Sandra Kalniete was born in Togur in Siberia in December 1952 to parents deported during the two operations in Latvia – her mother in the June 1941 operation aimed at “socially dangerous elements”, and her father in 1949 as the son of a “bandit”, one of the resistance fighters against the Red Army and the Sovietisation of Latvia.
Sandra discovered her parents’ homeland at the age of 5 and grew up as a typical Soviet child, not knowing until she was an adult of the sufferings her parents had undergone. Discovering these sufferings was for her a “trauma after the event”. She felt she was responsible for transmitting this new memory she had received as a legacy and became the representative and symbol of Latvian collective suffering.
Sandra Kalniete became a founding member of the Popular Front of Latvia and one of the political actors in Latvia’s transition, and was appointed ambassador to the UN, minister of foreign affairs and European Commissioner.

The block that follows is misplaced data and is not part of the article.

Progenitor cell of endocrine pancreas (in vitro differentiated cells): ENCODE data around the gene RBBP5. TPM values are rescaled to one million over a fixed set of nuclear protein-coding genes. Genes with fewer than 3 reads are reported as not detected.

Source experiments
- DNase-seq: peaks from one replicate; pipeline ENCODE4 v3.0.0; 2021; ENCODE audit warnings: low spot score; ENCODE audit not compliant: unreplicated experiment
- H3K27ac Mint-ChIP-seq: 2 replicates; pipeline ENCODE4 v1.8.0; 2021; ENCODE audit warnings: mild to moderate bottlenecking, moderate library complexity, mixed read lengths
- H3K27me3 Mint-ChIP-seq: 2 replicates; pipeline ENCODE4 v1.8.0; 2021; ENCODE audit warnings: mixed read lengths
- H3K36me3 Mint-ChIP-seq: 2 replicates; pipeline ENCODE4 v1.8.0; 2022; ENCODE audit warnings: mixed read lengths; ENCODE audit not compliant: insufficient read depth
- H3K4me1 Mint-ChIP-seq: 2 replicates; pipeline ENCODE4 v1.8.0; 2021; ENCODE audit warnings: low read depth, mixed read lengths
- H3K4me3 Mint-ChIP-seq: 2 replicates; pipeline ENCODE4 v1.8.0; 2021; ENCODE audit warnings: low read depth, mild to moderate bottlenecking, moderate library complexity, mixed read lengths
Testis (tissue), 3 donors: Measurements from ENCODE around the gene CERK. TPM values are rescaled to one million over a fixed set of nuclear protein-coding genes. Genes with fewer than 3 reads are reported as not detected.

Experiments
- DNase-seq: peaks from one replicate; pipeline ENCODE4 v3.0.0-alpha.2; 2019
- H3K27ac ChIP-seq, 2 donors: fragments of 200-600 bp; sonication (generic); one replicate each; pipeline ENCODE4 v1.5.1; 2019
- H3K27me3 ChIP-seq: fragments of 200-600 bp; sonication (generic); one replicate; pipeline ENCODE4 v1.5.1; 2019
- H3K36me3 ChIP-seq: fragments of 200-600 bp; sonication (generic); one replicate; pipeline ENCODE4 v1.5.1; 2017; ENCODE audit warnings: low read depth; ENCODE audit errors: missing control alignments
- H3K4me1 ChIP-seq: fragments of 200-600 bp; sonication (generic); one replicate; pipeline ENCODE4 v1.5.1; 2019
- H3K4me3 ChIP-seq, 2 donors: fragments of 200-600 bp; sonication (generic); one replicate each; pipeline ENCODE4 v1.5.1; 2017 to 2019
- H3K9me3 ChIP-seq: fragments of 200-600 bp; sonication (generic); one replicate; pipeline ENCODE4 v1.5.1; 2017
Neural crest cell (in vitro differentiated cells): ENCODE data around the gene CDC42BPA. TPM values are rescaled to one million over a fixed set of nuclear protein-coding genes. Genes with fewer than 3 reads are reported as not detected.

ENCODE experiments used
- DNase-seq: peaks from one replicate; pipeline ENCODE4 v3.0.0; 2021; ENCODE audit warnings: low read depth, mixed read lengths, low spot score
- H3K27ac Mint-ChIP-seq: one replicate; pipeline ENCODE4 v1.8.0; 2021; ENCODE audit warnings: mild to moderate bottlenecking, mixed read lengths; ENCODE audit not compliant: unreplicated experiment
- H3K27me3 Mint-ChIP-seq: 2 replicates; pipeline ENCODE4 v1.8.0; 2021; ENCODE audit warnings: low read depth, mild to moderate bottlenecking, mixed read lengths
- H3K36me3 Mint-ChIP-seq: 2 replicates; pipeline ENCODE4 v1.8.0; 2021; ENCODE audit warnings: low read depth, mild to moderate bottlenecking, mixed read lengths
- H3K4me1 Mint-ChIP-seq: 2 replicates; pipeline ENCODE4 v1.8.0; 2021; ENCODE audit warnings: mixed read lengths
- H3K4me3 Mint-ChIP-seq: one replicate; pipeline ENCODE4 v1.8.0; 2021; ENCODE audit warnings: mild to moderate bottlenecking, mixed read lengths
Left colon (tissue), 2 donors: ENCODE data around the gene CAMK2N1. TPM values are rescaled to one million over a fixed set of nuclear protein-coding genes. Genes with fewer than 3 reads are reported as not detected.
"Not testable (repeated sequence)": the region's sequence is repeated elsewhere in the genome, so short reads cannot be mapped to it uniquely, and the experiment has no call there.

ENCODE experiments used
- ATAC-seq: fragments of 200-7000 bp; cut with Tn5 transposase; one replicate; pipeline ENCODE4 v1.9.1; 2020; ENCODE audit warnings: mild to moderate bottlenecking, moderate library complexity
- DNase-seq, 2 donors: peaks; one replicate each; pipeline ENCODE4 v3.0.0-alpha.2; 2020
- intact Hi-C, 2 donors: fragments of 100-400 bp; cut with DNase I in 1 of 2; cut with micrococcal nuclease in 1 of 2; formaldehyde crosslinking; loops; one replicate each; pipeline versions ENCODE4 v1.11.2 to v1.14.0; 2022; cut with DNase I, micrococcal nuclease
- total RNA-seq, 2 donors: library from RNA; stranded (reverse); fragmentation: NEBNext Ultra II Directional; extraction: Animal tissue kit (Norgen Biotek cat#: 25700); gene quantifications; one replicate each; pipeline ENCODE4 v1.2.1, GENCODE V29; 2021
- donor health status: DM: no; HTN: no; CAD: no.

After reading Jung Chang’s Wild Swans, she decided to write the history of her mother’s and father’s families. Her memoirs, published in 2001, and translated into many languages (in English, With Dance Shoes in Siberian Snows), rapidly became a major reference among public memorial accounts of the Soviet purges in Latvia. She is now a member of the European Parliament and fights for these purges to be recognised as a “genocide” by the European authorities.